MADISON HEIGHTS, Mich. (WXYZ) — Around 1.9 million Michigan voters are expected to cast their votes this election cycle via absentee voting.
The Michigan Department of State says right now around 1.12 million absentee ballots have been returned to their respective clerks' offices ahead of this year's gubernatorial election. In 2018, the state says there were about 1.09 million absentee ballots requested. About a week ahead of that year's election, around 703,000 ballots had been returned to clerks' offices.
"I’m looking for a lot of clarity on a lot of things. I know there’s a lot of proposals on the ballot this year and I think everyone needs to get out and vote on those," said Situnyiwe Walker as she dropped off her absentee ballot in Southfield Tuesday afternoon.
Walker says she started voting absentee during the 2020 election due to COVID-19. She says this year's election is particularly important to her because of proposal three, which deals with reproductive rights.
"I have an infant but I’ve had two miscarriages and it’s very, very important for me to vote this time because of the things that people don’t think about for women's reproductive health because they just think about a baby and not all the things that can go wrong like what happened to me," said Walker.
Darlene Alston also dropped off her absentee ballot Tuesday.
"As a whole, we’re going to get the country that we vote for and the real thing is are you willing to live in that country? Do you want your grandchildren to live in that country," said Alston.
Alston says she has been voting absentee for several years because the process gives her more time to research the candidates and make an informed decision. She says as a former postal worker, she's confident absentee voting is safe and secure.
"I don’t have time to stand in the line and vote so I wanted to get my ballot in," said Oten Wyatt Jr. after casting his vote Tuesday.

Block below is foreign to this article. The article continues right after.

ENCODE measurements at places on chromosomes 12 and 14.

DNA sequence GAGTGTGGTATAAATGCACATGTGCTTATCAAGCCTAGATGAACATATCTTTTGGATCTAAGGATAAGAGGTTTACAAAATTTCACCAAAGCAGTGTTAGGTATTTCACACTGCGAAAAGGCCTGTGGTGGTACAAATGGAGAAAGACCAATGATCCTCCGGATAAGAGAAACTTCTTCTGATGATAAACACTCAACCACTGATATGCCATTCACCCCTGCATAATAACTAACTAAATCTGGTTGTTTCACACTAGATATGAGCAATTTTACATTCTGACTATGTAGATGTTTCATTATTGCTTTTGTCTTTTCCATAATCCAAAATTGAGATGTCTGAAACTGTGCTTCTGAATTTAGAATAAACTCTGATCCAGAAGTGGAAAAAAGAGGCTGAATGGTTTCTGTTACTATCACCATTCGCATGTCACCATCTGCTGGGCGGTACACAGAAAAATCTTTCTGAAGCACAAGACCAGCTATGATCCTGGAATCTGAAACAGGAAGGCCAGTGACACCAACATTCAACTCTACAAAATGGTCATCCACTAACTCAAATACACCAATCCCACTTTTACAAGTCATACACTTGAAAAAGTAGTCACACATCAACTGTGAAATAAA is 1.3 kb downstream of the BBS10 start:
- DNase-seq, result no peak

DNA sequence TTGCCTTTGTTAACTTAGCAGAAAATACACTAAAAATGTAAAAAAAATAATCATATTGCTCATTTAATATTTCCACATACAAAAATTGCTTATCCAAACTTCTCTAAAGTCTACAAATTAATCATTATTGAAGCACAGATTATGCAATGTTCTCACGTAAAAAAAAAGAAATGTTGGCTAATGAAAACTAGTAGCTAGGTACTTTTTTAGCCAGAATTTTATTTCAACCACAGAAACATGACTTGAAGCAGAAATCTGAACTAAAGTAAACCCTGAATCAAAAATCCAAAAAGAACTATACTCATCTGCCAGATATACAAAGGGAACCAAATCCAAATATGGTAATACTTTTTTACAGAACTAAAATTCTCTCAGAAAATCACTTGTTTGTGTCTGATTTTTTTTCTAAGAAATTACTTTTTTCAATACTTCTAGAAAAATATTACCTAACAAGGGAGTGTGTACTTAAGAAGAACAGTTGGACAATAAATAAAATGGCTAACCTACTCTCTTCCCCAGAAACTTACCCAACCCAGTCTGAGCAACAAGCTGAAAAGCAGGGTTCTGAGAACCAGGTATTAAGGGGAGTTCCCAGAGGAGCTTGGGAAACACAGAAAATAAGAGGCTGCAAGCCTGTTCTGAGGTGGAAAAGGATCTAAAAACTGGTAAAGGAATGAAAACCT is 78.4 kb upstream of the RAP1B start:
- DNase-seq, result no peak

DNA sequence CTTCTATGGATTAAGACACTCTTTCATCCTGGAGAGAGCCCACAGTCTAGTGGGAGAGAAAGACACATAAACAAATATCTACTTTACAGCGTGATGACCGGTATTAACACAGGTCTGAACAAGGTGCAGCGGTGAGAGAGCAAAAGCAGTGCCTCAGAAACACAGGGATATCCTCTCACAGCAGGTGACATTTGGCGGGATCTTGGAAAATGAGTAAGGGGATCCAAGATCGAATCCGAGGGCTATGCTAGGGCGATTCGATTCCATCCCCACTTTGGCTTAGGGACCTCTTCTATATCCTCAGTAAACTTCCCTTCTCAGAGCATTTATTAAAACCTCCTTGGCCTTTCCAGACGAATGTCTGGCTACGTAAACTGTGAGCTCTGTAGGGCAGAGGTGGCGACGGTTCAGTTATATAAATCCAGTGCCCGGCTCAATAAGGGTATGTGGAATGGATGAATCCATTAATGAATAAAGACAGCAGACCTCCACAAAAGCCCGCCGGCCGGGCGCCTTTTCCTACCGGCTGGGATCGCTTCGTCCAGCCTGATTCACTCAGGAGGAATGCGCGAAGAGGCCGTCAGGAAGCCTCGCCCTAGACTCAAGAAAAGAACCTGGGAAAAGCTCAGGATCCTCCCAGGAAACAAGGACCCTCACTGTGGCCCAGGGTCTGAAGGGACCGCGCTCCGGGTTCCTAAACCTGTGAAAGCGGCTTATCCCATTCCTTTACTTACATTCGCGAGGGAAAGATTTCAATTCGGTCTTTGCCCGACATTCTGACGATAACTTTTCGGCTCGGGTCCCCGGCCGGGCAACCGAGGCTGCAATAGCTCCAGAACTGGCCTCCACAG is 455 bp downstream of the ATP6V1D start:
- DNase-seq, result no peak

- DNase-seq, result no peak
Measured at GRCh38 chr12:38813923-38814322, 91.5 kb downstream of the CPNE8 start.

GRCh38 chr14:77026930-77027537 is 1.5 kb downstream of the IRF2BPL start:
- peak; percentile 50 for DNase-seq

Wyatt says he plans to volunteer at a polling location on Election Day which he's done in several previous elections.
The Michigan Department of State says about 40 jurisdictions throughout the state will be pre-processing absentee ballots including the city of Detroit, the city of Novi, and Madison Heights.
Madison Heights Clerk Cheryl Rottmann says her office will begin preprocessing ballots on the Sunday before Election Day.
"So each absentee ballot that gets returned gets scanned into the system and then once the system pulls up the voter/ their signature, which appears here, it's compared to the envelope," said Rottmann of the process that happens as soon as the ballot is received by local clerks.
Rottmann says then the ballot is ready to be pre-processed. She says it helps to streamline the tabulation process when there are thousands of absentee votes like there have been in recent years.
"Since the 2018 proposal, we’ve seen a complete reversal of how people vote. It used to be in Madison Heights that 70% of the voters were in-person voting and 30% were absentee and for the last several elections it’s been the exact opposite," said Rottmann.
Rottmann says once the clerk's office does an initial ballot verification and cross-checks ballot numbers and voter numbers, the number of ballots in their possession will be printed out on a list. From there, the list and ballots will head to a bipartisan preprocessing board which is made up of an equal number of Republicans and Democrats. The preprocessing board then double-checks the work/count of the clerk's offices twice more. Rottmann says then ballots are organized to be tabulated on Election Day starting at 7 a.m.
"It’s important because that process is time-consuming and we want to make sure that we are doing everything properly and accurately and so these are just all double checks for what the clerk's office has already done," said Rottmann.
Rottmann says her office has only received about 50% of the ballots back that were sent out. She says voters should return ballots as soon as possible to ensure they're counted.